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PARIS—Governments of the world's biggest economies should drop their national subsidies and other policies supporting production or consumption of first-generation biofuels because these contribute to food price hikes while not achieving stated environmental goals, according to a report released June 10 by the Organization for Economic Cooperation and Development, the World Bank, and eight other international organizations.
The groups produced the report, Price Volatility in Food and Agricultural Markets: Policy Responses, at the request of the Group of 20 countries, which account for some 85 percent of global economic output.
G-20 agriculture ministers are scheduled to meet June 22-23 in Paris to consider policy responses to commodity price volatility, including for food crops, which France has made a priority of its 2011 presidency of the group.
The report said: “Subsidies to first-generation biofuel production lower biofuel production costs and, therefore, increase the dependence of crop prices on the price of oil. Such policies warrant reconsideration.”
Furthermore, “trade restrictions by favoring domestic sources of raw material for biofuels do not maximize expected environmental benefits,” in particular, reduction of carbon dioxide emissions, it said. The report made several recommendations for agricultural, environmental, and trade policy changes.
The report said that between 2000 and 2009, global output of bioethanol quadrupled and production of biodiesel increased tenfold, pushed by government support policies in wealthy countries.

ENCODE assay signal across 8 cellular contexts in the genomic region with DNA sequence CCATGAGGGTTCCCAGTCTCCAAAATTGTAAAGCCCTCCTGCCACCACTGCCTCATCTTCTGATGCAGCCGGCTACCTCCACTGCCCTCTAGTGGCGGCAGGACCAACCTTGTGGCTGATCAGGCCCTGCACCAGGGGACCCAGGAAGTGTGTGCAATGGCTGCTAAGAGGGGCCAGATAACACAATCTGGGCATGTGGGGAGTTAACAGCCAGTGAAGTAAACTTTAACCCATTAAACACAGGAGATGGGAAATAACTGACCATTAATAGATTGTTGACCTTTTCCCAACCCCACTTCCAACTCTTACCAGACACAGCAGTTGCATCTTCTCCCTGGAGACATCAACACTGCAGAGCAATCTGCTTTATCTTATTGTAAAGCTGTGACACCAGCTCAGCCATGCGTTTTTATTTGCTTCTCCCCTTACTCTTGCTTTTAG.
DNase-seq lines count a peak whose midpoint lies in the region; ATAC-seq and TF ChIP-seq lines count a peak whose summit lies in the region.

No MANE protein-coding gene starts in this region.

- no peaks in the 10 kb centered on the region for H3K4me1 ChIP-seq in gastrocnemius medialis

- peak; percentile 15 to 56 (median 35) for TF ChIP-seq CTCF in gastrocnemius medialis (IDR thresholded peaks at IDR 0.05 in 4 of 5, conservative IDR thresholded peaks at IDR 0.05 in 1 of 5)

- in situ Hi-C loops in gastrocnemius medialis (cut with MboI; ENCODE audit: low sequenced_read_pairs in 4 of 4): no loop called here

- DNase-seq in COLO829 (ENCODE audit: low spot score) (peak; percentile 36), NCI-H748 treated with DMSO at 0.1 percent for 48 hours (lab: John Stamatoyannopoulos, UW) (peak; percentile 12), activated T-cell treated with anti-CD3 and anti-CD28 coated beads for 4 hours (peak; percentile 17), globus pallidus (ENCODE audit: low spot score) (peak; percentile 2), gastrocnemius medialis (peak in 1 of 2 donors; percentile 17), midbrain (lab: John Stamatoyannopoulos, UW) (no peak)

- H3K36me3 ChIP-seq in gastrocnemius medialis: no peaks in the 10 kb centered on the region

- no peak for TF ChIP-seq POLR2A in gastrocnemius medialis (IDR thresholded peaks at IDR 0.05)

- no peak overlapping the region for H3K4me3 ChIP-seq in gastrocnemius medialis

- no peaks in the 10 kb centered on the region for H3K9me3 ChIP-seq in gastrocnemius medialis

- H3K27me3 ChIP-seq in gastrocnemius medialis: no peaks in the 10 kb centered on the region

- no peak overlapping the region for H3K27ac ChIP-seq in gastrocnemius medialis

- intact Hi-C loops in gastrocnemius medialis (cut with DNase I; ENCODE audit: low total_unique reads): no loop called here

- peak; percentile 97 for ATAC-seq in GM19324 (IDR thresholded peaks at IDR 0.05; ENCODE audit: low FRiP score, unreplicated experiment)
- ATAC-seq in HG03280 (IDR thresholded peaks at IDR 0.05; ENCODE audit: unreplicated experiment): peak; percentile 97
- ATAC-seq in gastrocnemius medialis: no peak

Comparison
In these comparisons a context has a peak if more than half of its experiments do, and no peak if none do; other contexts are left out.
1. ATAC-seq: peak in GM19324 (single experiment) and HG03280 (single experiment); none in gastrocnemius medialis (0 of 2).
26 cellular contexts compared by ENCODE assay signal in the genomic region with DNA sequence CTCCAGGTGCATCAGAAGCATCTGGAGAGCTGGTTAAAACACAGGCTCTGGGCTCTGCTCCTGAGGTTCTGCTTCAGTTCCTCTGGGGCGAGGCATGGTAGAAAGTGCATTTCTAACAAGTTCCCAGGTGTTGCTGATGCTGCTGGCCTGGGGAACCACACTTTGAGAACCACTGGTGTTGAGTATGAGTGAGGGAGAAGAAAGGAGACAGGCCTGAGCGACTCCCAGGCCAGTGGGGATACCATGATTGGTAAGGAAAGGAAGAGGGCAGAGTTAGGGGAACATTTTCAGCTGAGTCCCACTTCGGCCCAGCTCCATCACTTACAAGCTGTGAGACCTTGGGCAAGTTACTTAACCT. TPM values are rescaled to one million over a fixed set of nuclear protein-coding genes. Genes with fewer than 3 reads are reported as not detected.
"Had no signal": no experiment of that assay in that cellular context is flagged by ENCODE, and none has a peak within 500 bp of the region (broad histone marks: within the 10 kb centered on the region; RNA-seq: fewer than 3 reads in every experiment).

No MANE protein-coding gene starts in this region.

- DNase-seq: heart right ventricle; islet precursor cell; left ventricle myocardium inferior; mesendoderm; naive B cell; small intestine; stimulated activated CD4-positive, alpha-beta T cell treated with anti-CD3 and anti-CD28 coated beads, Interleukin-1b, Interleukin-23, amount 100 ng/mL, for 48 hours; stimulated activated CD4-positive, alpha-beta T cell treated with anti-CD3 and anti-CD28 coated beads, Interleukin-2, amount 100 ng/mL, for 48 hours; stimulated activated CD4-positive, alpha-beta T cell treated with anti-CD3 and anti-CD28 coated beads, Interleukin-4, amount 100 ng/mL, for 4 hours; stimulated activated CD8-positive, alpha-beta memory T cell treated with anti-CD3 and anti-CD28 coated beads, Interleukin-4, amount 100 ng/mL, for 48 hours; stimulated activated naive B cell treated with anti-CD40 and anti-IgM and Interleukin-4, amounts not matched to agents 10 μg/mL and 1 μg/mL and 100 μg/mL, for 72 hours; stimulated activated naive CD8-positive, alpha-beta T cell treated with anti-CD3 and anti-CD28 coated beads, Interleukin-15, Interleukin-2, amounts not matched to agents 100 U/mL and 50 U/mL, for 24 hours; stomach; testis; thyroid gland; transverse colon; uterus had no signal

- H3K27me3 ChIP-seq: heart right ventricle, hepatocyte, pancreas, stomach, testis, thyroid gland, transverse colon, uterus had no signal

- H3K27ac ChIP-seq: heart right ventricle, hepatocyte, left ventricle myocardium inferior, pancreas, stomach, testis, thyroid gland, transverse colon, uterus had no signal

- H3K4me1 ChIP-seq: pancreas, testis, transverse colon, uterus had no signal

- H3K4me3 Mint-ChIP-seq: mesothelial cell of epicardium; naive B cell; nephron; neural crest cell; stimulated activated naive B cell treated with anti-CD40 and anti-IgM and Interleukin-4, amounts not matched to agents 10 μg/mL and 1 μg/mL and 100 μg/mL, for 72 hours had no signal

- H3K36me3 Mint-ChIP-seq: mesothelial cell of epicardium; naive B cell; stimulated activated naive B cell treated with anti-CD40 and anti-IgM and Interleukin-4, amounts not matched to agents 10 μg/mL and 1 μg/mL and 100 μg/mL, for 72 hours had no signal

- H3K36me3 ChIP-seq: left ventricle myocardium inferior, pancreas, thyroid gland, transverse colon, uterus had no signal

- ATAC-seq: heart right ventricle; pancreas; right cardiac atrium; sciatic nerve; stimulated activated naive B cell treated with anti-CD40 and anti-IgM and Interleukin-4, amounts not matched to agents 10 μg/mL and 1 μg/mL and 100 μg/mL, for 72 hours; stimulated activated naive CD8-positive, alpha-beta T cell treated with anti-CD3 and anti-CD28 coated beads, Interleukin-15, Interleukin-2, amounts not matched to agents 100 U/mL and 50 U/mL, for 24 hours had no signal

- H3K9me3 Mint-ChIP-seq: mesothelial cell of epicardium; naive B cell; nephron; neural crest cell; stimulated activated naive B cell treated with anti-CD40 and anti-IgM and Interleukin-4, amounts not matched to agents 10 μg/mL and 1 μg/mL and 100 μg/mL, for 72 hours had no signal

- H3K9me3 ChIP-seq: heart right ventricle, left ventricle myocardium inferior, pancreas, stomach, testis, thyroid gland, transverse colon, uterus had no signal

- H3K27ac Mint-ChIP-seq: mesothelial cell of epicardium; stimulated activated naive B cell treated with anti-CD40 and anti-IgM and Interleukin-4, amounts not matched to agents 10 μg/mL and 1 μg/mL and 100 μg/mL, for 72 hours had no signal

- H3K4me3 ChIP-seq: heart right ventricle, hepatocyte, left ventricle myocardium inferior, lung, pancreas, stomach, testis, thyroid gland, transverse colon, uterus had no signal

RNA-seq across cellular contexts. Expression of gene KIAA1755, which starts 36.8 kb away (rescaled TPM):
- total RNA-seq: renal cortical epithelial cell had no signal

First-generation biofuels are produced mainly from food crops. The report said that from 2007 to 2009, these biofuels accounted for 20 percent of sugar cane use, 9 percent of use for both oilseeds and coarse grains, and 4 percent for sugar beet use.
“With such weights of biofuels in the supply-demand balance for the products concerned, it is not surprising that world market prices of these products, and their substitutes, are substantially higher than they would be if no biofuels were produced,” the report said.
In addition to ending subsidies, the report recommended speeding scientific research on so-called second-generation feedstock as well as other ways to reduce carbon dioxide emissions and improve energy and food sustainability and security. Second-generation biofuels are mainly produced from nonfood, cellulosic sources and provide greater greenhouse gas savings than standard fuels and most first-generation biofuels.
The report also recommended opening international markets so that renewable fuels and feedstocks can be produced where it is economically, environmentally, and socially feasible to do so and can be traded more freely.
Other organizations involved in the report included the World Food Program and World Trade Organization.
By Rick Mitchell
The report, Price Volatility in Food and Agricultural Markets: Policy Responses, is available at http://www.oecd.org/dataoecd/40/34/48152638.pdf .
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